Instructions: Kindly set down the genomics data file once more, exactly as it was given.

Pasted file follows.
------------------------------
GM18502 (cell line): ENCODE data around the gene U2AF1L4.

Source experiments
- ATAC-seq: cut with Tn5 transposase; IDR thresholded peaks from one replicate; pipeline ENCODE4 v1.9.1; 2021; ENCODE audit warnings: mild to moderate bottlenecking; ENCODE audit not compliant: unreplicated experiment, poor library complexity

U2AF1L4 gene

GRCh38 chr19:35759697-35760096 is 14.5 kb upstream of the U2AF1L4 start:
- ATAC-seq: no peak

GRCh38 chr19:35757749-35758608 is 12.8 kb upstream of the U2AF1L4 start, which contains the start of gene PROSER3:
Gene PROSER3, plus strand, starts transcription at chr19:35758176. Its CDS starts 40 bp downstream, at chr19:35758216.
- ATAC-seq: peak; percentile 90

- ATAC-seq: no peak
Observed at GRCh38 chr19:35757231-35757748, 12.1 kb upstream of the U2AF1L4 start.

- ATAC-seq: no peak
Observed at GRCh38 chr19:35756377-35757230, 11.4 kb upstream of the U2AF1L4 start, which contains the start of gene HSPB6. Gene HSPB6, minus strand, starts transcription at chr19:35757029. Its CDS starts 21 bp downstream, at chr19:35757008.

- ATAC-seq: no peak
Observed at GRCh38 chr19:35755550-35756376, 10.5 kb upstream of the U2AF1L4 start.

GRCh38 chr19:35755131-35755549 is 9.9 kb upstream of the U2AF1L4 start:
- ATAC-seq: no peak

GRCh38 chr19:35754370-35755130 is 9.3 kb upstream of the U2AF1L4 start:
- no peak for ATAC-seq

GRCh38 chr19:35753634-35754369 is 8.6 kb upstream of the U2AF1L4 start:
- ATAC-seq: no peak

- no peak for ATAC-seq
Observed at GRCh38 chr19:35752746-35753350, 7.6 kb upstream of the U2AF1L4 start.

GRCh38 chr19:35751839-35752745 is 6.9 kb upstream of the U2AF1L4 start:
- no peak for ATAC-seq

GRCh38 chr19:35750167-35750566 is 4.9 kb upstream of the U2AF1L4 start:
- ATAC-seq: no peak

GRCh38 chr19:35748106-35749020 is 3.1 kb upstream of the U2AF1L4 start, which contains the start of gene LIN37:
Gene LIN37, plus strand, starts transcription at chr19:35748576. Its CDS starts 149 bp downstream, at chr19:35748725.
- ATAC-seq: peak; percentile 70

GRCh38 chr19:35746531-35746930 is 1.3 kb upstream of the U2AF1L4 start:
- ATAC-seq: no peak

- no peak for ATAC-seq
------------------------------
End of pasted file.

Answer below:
GM18502 (cell line): ENCODE data around the gene U2AF1L4.

Source experiments
- ATAC-seq: cut with Tn5 transposase; IDR thresholded peaks from one replicate; pipeline ENCODE4 v1.9.1; 2021; ENCODE audit warnings: mild to moderate bottlenecking; ENCODE audit not compliant: unreplicated experiment, poor library complexity

U2AF1L4 gene

GRCh38 chr19:35759697-35760096 is 14.5 kb upstream of the U2AF1L4 start:
- ATAC-seq: no peak

GRCh38 chr19:35757749-35758608 is 12.8 kb upstream of the U2AF1L4 start, which contains the start of gene PROSER3:
Gene PROSER3, plus strand, starts transcription at chr19:35758176. Its CDS starts 40 bp downstream, at chr19:35758216.
- ATAC-seq: peak; percentile 90

- ATAC-seq: no peak
Observed at GRCh38 chr19:35757231-35757748, 12.1 kb upstream of the U2AF1L4 start.

- ATAC-seq: no peak
Observed at GRCh38 chr19:35756377-35757230, 11.4 kb upstream of the U2AF1L4 start, which contains the start of gene HSPB6. Gene HSPB6, minus strand, starts transcription at chr19:35757029. Its CDS starts 21 bp downstream, at chr19:35757008.

- ATAC-seq: no peak
Observed at GRCh38 chr19:35755550-35756376, 10.5 kb upstream of the U2AF1L4 start.

GRCh38 chr19:35755131-35755549 is 9.9 kb upstream of the U2AF1L4 start:
- ATAC-seq: no peak

GRCh38 chr19:35754370-35755130 is 9.3 kb upstream of the U2AF1L4 start:
- no peak for ATAC-seq

GRCh38 chr19:35753634-35754369 is 8.6 kb upstream of the U2AF1L4 start:
- ATAC-seq: no peak

- no peak for ATAC-seq
Observed at GRCh38 chr19:35752746-35753350, 7.6 kb upstream of the U2AF1L4 start.

GRCh38 chr19:35751839-35752745 is 6.9 kb upstream of the U2AF1L4 start:
- no peak for ATAC-seq

GRCh38 chr19:35750167-35750566 is 4.9 kb upstream of the U2AF1L4 start:
- ATAC-seq: no peak

GRCh38 chr19:35748106-35749020 is 3.1 kb upstream of the U2AF1L4 start, which contains the start of gene LIN37:
Gene LIN37, plus strand, starts transcription at chr19:35748576. Its CDS starts 149 bp downstream, at chr19:35748725.
- ATAC-seq: peak; percentile 70

GRCh38 chr19:35746531-35746930 is 1.3 kb upstream of the U2AF1L4 start:
- ATAC-seq: no peak

- no peak for ATAC-seq